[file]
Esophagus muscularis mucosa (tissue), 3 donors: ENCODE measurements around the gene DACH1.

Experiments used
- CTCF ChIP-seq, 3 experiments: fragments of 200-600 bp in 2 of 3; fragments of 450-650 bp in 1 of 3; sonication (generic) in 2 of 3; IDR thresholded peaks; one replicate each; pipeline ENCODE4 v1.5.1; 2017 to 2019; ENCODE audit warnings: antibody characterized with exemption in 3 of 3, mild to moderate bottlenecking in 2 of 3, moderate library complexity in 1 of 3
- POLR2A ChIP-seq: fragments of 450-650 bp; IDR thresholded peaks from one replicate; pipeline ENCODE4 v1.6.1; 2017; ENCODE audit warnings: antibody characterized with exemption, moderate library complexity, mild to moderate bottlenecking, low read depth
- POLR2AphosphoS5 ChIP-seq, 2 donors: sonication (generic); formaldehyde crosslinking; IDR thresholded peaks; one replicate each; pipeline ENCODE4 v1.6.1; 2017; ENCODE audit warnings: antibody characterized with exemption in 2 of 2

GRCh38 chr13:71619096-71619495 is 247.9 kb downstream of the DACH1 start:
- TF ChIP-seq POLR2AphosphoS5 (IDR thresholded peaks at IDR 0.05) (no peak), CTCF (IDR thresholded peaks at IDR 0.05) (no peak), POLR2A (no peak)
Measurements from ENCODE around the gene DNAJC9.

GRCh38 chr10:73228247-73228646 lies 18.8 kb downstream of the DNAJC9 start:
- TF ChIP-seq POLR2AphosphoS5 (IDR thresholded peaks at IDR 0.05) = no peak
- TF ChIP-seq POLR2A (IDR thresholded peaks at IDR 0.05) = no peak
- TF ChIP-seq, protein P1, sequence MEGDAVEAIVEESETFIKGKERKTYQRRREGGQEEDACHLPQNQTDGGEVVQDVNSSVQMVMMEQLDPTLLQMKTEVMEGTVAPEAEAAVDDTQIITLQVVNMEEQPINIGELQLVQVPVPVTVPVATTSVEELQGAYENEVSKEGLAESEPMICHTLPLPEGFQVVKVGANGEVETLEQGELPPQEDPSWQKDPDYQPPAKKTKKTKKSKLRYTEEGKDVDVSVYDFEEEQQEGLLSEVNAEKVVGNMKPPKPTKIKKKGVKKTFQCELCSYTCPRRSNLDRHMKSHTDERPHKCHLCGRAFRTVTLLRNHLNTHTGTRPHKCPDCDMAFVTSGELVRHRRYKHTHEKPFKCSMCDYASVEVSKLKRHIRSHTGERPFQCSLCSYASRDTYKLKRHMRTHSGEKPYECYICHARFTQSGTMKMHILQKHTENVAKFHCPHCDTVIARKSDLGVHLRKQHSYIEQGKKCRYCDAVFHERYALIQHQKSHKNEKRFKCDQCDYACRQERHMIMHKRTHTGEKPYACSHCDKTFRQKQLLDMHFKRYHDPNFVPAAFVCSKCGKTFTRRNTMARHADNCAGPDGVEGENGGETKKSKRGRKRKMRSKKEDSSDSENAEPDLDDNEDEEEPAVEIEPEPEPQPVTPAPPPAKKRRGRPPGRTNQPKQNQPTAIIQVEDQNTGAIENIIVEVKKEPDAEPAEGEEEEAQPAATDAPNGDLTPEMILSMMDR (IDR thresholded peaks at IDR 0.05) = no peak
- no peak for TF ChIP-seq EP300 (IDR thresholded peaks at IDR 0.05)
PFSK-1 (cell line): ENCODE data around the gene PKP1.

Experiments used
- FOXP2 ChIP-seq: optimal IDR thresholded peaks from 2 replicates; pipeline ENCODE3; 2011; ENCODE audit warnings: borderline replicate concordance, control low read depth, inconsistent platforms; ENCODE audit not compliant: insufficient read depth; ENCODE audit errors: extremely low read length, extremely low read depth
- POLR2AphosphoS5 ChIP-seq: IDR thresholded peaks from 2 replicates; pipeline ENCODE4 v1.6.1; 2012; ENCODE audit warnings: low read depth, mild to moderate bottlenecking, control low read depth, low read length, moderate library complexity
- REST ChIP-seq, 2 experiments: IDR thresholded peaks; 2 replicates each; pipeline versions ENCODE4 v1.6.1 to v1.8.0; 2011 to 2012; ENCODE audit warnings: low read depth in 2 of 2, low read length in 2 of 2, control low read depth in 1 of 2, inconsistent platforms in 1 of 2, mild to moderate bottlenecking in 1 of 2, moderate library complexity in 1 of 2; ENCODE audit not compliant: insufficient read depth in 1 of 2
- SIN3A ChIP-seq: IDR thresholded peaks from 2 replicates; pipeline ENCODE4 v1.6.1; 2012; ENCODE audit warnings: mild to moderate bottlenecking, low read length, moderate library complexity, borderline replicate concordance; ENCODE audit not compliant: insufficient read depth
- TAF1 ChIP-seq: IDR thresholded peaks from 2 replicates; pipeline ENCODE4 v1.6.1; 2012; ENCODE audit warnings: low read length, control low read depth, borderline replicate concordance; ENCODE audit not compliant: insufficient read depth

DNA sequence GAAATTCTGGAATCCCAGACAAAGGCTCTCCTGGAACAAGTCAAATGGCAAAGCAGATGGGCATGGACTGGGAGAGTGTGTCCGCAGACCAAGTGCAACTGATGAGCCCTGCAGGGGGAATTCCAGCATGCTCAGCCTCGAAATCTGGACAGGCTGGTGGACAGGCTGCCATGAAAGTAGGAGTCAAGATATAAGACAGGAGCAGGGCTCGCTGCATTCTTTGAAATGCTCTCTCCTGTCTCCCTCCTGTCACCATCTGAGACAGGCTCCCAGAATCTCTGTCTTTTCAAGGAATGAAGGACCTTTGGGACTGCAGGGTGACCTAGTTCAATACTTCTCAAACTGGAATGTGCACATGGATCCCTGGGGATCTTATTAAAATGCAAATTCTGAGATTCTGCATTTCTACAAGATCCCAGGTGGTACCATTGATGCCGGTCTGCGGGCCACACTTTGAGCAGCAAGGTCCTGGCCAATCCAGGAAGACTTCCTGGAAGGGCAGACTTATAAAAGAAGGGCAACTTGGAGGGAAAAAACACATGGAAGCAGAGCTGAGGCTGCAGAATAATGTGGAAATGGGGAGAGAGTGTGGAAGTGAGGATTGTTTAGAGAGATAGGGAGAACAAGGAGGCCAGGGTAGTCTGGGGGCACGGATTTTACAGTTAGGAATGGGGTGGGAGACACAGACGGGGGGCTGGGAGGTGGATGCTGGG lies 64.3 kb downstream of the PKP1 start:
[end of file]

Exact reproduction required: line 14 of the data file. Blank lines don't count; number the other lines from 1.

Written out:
PFSK-1 (cell line): ENCODE data around the gene PKP1.